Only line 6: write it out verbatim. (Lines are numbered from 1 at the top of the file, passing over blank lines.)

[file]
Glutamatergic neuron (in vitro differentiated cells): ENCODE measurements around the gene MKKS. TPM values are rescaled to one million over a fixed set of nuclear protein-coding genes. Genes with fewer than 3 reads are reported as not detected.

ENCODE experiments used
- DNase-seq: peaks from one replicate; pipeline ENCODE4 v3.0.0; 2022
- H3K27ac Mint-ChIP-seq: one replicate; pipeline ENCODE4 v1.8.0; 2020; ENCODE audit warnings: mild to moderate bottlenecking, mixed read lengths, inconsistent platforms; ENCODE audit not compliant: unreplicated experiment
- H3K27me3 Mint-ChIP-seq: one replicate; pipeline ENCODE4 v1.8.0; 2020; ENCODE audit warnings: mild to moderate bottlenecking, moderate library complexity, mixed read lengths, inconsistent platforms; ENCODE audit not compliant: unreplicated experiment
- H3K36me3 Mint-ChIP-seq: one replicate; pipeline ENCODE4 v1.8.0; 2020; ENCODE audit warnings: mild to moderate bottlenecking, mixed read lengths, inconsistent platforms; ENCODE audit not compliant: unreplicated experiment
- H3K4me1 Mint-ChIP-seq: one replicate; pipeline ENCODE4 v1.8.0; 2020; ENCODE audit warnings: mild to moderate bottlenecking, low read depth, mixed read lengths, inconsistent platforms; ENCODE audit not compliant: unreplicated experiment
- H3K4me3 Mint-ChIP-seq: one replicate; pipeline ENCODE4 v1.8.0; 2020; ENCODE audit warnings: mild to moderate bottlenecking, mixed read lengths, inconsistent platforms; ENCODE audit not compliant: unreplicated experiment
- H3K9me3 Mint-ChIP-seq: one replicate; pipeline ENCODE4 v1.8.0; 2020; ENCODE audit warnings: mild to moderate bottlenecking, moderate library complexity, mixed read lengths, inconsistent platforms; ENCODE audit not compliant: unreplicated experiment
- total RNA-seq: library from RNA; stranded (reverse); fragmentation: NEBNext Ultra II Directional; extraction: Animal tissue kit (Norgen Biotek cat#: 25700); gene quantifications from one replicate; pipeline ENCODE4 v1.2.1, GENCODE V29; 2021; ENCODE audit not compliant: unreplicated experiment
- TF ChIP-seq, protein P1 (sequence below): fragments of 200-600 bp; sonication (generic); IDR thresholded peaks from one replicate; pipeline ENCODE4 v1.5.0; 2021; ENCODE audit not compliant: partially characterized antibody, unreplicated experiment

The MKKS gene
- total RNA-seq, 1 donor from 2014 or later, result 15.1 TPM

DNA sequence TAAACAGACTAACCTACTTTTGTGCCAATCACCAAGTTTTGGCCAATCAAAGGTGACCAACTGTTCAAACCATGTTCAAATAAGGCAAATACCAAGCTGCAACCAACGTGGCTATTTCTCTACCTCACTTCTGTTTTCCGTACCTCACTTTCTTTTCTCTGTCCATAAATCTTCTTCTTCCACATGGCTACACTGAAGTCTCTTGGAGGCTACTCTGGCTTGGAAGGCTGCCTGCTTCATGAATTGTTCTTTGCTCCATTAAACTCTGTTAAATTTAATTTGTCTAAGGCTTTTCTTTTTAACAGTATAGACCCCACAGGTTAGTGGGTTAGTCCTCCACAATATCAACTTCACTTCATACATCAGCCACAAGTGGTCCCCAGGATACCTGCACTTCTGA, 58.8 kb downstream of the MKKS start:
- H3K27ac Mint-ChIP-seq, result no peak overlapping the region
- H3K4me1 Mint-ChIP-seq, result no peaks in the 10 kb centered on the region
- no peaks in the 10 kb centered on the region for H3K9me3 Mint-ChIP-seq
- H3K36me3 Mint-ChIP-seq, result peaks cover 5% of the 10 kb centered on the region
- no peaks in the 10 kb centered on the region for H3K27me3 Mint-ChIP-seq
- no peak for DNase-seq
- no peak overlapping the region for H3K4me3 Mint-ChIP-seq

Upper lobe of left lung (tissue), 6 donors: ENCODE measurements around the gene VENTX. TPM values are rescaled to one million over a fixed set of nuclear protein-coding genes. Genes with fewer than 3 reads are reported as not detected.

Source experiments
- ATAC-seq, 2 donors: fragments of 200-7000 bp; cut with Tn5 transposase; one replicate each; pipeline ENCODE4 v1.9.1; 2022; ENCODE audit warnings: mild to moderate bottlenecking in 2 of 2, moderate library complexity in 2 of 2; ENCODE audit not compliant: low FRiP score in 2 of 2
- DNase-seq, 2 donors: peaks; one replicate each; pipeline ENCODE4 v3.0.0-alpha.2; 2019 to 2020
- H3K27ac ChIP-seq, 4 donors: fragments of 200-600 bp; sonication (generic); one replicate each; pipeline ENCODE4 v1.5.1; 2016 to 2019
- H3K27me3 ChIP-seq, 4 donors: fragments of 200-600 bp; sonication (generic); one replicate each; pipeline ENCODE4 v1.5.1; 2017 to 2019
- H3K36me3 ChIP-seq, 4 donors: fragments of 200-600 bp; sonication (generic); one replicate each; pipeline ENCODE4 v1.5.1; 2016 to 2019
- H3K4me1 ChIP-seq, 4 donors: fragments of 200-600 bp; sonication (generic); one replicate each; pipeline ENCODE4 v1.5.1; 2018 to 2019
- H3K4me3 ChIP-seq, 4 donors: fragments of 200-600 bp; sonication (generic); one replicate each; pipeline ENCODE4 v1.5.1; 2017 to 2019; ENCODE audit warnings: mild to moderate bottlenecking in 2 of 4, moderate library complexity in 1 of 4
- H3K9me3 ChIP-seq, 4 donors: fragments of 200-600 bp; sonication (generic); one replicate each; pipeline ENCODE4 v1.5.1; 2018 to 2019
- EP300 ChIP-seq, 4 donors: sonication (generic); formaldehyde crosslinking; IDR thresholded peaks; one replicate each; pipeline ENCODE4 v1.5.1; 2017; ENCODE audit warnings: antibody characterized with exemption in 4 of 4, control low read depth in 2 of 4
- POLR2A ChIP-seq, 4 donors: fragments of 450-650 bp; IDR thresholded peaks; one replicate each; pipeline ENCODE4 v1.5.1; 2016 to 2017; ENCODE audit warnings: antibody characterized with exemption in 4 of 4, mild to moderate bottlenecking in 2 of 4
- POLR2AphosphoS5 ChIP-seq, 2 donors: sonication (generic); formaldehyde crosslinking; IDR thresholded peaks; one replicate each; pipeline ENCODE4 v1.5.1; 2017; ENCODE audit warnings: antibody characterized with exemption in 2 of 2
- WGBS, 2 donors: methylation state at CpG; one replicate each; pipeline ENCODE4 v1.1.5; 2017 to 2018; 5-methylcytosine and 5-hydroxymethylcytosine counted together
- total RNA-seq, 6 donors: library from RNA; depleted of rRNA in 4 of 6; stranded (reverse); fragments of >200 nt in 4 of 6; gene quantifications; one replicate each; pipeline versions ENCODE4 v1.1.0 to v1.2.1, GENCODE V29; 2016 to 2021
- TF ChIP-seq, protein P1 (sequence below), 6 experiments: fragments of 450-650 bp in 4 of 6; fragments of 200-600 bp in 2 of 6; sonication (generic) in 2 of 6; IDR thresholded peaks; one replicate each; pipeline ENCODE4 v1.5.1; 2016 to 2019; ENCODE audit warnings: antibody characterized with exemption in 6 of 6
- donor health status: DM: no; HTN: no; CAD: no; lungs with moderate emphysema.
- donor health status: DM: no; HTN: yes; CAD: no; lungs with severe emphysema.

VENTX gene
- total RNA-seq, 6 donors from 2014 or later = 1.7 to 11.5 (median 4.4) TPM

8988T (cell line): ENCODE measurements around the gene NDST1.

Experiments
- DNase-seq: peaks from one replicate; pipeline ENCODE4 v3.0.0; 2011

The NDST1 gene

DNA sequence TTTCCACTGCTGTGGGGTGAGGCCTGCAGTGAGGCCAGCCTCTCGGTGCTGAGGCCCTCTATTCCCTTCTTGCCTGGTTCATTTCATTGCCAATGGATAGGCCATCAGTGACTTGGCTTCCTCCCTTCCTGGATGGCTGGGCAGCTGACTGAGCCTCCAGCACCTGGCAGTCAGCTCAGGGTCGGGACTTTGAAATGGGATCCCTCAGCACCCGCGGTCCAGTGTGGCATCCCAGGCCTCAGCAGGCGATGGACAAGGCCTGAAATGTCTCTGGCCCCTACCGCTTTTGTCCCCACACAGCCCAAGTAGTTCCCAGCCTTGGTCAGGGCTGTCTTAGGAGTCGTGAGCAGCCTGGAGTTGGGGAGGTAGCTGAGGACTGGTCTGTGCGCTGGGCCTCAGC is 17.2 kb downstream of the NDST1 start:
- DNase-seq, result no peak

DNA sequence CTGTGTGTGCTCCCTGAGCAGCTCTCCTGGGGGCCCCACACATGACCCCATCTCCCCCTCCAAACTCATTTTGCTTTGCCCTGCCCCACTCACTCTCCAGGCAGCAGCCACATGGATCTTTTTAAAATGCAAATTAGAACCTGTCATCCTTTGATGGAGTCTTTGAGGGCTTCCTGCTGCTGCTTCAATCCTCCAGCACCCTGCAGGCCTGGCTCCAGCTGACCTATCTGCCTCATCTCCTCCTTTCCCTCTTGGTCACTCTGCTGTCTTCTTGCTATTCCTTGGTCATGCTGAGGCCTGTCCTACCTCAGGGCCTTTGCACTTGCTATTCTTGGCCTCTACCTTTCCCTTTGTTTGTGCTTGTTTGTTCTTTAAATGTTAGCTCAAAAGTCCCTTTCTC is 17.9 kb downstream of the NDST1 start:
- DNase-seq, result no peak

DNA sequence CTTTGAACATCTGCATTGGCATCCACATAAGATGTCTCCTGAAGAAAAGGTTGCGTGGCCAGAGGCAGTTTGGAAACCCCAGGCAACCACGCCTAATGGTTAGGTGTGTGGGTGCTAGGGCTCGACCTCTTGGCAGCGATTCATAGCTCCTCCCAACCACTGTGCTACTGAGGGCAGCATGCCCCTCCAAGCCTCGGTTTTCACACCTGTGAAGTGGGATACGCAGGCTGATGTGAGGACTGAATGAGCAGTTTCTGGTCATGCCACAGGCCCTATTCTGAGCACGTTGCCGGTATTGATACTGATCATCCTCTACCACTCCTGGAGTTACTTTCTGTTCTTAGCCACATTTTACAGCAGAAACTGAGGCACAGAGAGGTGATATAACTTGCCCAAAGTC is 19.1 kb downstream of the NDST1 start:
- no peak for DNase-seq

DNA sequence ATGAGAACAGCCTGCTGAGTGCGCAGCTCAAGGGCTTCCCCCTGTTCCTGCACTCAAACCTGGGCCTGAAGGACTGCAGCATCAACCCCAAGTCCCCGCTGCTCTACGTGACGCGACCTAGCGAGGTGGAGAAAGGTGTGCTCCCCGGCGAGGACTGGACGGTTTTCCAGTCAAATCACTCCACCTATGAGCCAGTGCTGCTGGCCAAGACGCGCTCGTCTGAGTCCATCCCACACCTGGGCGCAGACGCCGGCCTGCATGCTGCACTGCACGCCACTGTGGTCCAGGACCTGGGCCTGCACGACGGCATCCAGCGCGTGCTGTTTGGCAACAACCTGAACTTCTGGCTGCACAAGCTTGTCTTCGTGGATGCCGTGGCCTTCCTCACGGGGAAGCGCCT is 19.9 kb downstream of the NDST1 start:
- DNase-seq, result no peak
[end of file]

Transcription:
- H3K36me3 Mint-ChIP-seq: one replicate; pipeline ENCODE4 v1.8.0; 2020; ENCODE audit warnings: mild to moderate bottlenecking, mixed read lengths, inconsistent platforms; ENCODE audit not compliant: unreplicated experiment